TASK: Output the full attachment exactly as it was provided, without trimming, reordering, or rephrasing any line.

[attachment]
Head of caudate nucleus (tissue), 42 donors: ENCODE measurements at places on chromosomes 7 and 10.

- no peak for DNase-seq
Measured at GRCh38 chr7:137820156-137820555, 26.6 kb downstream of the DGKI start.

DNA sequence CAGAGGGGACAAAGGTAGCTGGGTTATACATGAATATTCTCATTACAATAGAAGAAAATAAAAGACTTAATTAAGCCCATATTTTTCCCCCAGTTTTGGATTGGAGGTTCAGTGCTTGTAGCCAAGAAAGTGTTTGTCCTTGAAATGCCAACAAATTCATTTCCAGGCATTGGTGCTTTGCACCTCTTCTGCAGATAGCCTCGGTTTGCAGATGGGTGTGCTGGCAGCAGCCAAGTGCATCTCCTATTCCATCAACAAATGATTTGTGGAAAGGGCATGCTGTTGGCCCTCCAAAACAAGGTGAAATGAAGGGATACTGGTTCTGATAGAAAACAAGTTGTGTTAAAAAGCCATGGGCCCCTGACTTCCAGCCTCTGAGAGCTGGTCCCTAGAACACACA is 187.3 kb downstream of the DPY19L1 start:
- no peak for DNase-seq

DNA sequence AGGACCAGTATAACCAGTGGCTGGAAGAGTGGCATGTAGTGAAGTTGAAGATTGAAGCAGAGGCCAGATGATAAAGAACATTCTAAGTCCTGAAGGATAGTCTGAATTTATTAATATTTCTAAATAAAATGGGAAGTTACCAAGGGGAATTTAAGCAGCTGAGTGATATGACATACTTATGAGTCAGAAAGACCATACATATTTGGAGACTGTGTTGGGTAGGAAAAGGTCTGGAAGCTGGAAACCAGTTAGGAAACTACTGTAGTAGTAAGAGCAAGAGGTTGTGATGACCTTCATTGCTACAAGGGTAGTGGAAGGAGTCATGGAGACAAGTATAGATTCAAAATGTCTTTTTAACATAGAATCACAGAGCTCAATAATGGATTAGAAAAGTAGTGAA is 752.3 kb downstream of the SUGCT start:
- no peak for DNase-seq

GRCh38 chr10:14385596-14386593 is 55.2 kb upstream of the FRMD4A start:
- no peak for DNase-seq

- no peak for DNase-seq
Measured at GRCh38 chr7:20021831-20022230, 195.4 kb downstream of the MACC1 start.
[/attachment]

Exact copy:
Head of caudate nucleus (tissue), 42 donors: ENCODE measurements at places on chromosomes 7 and 10.

- no peak for DNase-seq
Measured at GRCh38 chr7:137820156-137820555, 26.6 kb downstream of the DGKI start.

DNA sequence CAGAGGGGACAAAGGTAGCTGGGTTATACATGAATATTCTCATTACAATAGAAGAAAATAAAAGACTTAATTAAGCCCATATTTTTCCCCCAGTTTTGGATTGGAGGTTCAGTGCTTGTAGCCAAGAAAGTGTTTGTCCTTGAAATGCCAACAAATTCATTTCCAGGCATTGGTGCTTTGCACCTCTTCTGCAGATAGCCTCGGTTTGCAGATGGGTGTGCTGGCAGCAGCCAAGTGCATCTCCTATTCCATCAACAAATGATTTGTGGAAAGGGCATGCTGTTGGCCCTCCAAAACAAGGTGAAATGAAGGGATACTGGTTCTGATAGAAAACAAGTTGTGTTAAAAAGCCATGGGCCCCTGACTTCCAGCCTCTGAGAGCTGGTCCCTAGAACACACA is 187.3 kb downstream of the DPY19L1 start:
- no peak for DNase-seq

DNA sequence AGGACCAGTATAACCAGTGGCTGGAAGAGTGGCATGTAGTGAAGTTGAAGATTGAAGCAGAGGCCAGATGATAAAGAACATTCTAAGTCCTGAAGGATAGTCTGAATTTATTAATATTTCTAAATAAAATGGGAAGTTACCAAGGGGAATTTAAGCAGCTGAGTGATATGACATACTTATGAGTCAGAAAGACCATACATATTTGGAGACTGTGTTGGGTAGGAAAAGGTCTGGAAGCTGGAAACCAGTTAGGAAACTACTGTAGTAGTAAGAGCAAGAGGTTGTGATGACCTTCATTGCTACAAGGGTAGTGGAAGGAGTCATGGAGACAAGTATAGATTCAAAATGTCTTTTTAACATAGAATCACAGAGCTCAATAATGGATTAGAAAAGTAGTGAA is 752.3 kb downstream of the SUGCT start:
- no peak for DNase-seq

GRCh38 chr10:14385596-14386593 is 55.2 kb upstream of the FRMD4A start:
- no peak for DNase-seq

- no peak for DNase-seq
Measured at GRCh38 chr7:20021831-20022230, 195.4 kb downstream of the MACC1 start.